Synchronicity. Sometimes, it all comes together in life in the strangest ways…and leads from cannabalism in 19th century London to a tasty spontaneous dinner in the Midwest. Unless you are interested in musical theater, or have a deep and abiding interest in my personal history, you may want to skip down to the recipe. Don’t say I didn’t warn you….
I love musicals, and I love Sondheim most of all. Nearly 30 years ago, during my first week of college, I sat entranced in a practice room as my new friend Bob Ingari played and sang “Johanna” from a brand new musical called “Sweeney Todd.” It was haunting, and beautiful, and (as is often the case with Sondheim) far more interesting than the Surry with the Fringe on Top, or that Enchanted Evening business. I eventually got to see “Sweeney Todd” on the stage, bought the record (yes, the record) and put in the “good” pile near “A Little Night Music” and “Evita,” and far away from Boy George and Gary Neumann.
By the time the movie came out last year, I was too busy to make it to the theater. Our Netflix pile is growing dusty as it is, and I’d honestly just forgotten about the whole thing until yesterday. Sam was home sick, and he asked me if I wanted to watch a movie with him. He picked “Sweeney Todd,” and because I am a totally negligent parent I agreed to let him watch the throat-cutting and live-burning so that I could ogle Johnny Depp and hear Sondheim. (Note to employees of protective services agencies: he appears to be unscathed). As we watched, I kept thinking about the meat pies, and about the fact that we had nothing firm planned for dinner. (Note to horrified readers: I was thinking about this in connection with the meat pies towards the beginning of the movie that are made of, well, regular meat. Not the other ones).
We had the following odds and ends in the house: 2 bone-in chicken breasts, 1 surplus pie crust from a quiche making day earlier in the week, about a cup of peas left over from making Topopo salad, and carrots for Sam’s lunch. It seemed likely that I could construct some sort of pot pie from all of this, with the addition of various hosehold staples (shallots, milk, flour), but there was a problem: I have always, always hated pot pies. I believe it stems from my childhood abhorrence of un-flavored white sauce; I hated Tuna Noodle Casserole, Chicken a la King, Creamed Chipped Beef…and pot pies. I do, however, like things with flavored white sauce like Macaroni and Cheese and Turkey Tetrazzini, I didn’t want cheesy pot pie (literally or figuratively) but I figured that a splash of the dry sherry that made the white sauce palatable to me in Tetrazzini might also work in the context of pot pie. We paused the movie mid-murder, I put the chicken breasts on to poach, and eventually this is what I made:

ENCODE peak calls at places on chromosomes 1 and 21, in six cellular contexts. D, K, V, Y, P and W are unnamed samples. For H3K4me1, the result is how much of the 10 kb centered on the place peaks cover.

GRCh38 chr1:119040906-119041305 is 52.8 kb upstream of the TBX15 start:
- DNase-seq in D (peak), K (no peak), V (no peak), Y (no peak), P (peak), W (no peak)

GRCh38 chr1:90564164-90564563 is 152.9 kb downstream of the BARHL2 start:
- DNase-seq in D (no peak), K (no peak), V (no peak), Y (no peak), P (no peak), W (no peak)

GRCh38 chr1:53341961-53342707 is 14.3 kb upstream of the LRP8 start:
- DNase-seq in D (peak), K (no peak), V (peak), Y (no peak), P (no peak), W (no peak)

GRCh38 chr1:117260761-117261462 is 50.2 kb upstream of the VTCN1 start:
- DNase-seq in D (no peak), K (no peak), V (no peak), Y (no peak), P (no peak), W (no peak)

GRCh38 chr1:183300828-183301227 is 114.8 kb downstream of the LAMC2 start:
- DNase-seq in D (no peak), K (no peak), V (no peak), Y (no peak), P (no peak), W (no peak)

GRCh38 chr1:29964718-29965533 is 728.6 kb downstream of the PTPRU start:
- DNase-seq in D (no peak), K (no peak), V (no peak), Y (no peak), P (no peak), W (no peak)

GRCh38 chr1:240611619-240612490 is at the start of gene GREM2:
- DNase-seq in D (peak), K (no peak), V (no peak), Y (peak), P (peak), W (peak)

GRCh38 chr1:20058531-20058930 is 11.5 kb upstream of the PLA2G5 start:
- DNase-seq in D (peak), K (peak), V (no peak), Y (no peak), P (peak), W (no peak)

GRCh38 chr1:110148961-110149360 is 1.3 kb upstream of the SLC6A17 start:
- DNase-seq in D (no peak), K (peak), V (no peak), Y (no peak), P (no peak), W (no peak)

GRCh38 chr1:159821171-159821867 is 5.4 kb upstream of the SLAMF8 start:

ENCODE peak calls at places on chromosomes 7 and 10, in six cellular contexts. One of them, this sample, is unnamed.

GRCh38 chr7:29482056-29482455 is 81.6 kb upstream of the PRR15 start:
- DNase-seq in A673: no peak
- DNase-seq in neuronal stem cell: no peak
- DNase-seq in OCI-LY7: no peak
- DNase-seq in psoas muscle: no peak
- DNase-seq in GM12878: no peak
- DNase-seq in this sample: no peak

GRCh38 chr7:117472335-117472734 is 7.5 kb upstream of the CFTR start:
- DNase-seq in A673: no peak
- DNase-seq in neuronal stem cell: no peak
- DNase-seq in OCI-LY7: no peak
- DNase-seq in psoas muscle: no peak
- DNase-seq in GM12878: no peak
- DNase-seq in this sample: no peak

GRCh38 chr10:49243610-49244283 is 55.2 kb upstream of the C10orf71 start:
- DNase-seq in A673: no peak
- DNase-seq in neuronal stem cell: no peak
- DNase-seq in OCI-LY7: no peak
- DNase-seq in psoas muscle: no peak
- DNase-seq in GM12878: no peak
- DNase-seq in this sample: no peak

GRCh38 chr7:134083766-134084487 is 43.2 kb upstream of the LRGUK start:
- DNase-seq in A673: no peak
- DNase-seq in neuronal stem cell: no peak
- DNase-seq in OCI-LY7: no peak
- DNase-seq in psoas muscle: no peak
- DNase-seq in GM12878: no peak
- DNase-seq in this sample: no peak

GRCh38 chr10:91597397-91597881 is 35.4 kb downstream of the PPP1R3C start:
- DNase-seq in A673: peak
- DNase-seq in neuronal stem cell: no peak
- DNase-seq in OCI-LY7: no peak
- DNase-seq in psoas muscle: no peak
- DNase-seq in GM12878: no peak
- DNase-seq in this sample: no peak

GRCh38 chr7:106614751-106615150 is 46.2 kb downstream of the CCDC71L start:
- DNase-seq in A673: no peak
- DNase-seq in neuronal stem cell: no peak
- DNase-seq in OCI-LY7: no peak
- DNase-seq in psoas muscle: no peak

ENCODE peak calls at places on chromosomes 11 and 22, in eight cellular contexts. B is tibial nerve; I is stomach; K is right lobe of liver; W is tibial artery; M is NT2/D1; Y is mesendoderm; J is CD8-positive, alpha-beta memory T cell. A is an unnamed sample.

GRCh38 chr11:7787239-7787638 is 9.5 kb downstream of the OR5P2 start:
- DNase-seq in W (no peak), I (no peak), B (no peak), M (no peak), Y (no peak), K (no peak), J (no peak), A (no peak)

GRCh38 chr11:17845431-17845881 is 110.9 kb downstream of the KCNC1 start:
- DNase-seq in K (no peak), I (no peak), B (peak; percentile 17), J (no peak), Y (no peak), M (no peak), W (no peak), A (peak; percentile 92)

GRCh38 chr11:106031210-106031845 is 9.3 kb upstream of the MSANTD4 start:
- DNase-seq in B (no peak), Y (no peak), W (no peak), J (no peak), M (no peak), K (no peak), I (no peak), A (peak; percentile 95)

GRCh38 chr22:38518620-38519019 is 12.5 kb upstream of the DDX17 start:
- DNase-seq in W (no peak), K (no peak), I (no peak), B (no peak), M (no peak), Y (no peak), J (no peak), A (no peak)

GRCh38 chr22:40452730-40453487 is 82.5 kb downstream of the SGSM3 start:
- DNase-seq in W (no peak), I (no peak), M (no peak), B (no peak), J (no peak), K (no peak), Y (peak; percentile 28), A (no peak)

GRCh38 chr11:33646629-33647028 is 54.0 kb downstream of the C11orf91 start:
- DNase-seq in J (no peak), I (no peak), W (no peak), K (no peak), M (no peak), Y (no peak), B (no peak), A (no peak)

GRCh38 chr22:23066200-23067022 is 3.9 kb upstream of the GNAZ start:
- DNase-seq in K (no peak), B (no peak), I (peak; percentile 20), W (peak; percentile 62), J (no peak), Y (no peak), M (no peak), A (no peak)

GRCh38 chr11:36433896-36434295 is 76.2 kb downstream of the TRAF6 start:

The Best Chicken Pot Pie in Lansing
(A title which is immodest, but related to my “Sweeney Todd” Theme)
- About 2 cups of cooked, cubed, white meat chicken (I poached mine, but this would be a great way to use up left over cooked chicken or turkey)
- 1 single purchased or homemade pie crust (although you could certainly add a top crust – I just don’t like crust that much)
- 2-3 tablespoons vegetable oil
- 1/4 cup all-purpose flour
- 3 shallots or 1 small onion, chopped
- 2 large carrots peeled, halved lengthwise and cut into thin half-moons
- 1 cup frozen peas
- 2 cups milk or low-fat half & half (I used the latter, which made the filling very rich)
- splash of dry sherry
- salt and pepper to taste
Pre-heat oven to 400 degrees. Place pie crust in pie tin or 8-inch round baking pan with excess crust draped over outer edge.
In a large, shallow pan, heat oil over medium high heat; cook carrots and onions, stirring often, until they are tender (about 10 minutes). Add flour, salt and pepper and cook about 3 more minutes. Gradually add milk or half & half and stir constantly until sauce thickens, mashing out any flour lumps.
Turn off heat under pan and add peas, chicken and sherry, stirring to combine. Taste and adjust seasonings as desired. Pour mixture into crust and fold edges up and in to form free-form edge. Bake for about 25 minutes, until crust is lightly browned and filling is bubbling.